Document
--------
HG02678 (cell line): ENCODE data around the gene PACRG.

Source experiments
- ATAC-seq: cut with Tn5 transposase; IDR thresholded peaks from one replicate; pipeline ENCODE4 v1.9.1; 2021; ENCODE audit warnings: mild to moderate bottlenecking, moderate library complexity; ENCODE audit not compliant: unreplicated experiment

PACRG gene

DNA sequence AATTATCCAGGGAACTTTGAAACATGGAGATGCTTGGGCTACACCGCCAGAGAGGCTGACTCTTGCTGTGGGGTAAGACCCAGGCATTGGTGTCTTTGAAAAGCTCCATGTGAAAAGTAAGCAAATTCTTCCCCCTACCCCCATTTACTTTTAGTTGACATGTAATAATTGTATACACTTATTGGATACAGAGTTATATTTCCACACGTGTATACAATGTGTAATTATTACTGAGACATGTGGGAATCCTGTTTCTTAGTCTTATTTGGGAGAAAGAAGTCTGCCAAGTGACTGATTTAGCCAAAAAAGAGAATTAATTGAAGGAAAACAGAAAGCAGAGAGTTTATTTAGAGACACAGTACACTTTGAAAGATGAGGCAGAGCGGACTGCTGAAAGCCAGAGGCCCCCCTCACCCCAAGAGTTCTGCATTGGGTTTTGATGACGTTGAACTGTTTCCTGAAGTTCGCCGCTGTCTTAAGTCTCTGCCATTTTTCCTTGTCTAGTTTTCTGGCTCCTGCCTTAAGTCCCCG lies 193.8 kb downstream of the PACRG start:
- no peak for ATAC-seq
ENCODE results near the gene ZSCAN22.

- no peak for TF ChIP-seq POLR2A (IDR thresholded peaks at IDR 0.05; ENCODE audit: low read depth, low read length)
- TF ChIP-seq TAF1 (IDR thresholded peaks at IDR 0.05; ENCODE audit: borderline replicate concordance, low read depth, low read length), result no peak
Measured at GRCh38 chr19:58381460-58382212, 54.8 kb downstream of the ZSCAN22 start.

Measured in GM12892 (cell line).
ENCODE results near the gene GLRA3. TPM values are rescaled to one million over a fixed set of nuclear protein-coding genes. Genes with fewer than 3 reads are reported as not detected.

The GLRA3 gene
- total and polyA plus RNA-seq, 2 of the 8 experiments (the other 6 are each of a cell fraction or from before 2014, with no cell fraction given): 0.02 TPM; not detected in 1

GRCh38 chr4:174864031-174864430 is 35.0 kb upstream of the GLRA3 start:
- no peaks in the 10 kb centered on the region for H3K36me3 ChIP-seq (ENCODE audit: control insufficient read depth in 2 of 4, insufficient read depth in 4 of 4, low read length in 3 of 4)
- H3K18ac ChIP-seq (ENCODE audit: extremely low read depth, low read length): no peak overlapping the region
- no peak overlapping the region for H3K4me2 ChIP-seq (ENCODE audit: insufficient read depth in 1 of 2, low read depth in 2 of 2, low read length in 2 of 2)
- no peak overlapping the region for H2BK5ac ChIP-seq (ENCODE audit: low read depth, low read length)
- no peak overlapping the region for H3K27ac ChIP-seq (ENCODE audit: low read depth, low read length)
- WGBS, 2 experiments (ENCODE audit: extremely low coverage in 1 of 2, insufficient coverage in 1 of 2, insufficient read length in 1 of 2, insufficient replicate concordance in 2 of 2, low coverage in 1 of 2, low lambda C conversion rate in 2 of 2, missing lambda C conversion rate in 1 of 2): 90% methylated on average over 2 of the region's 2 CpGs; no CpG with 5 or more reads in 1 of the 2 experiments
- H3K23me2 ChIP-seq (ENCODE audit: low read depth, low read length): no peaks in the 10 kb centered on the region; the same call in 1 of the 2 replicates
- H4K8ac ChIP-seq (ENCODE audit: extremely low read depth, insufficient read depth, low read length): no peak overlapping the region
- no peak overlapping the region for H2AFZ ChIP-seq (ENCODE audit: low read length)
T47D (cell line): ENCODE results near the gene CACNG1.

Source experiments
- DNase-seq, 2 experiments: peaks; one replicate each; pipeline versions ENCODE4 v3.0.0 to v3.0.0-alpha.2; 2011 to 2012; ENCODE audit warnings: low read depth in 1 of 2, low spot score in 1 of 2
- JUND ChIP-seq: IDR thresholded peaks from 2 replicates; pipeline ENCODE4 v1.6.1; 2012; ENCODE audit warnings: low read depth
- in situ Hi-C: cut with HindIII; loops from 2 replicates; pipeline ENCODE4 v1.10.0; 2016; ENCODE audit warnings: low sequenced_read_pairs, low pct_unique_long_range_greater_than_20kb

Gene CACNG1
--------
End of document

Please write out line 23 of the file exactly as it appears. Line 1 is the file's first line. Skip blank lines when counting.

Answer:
- H4K8ac ChIP-seq (ENCODE audit: extremely low read depth, insufficient read depth, low read length): no peak overlapping the region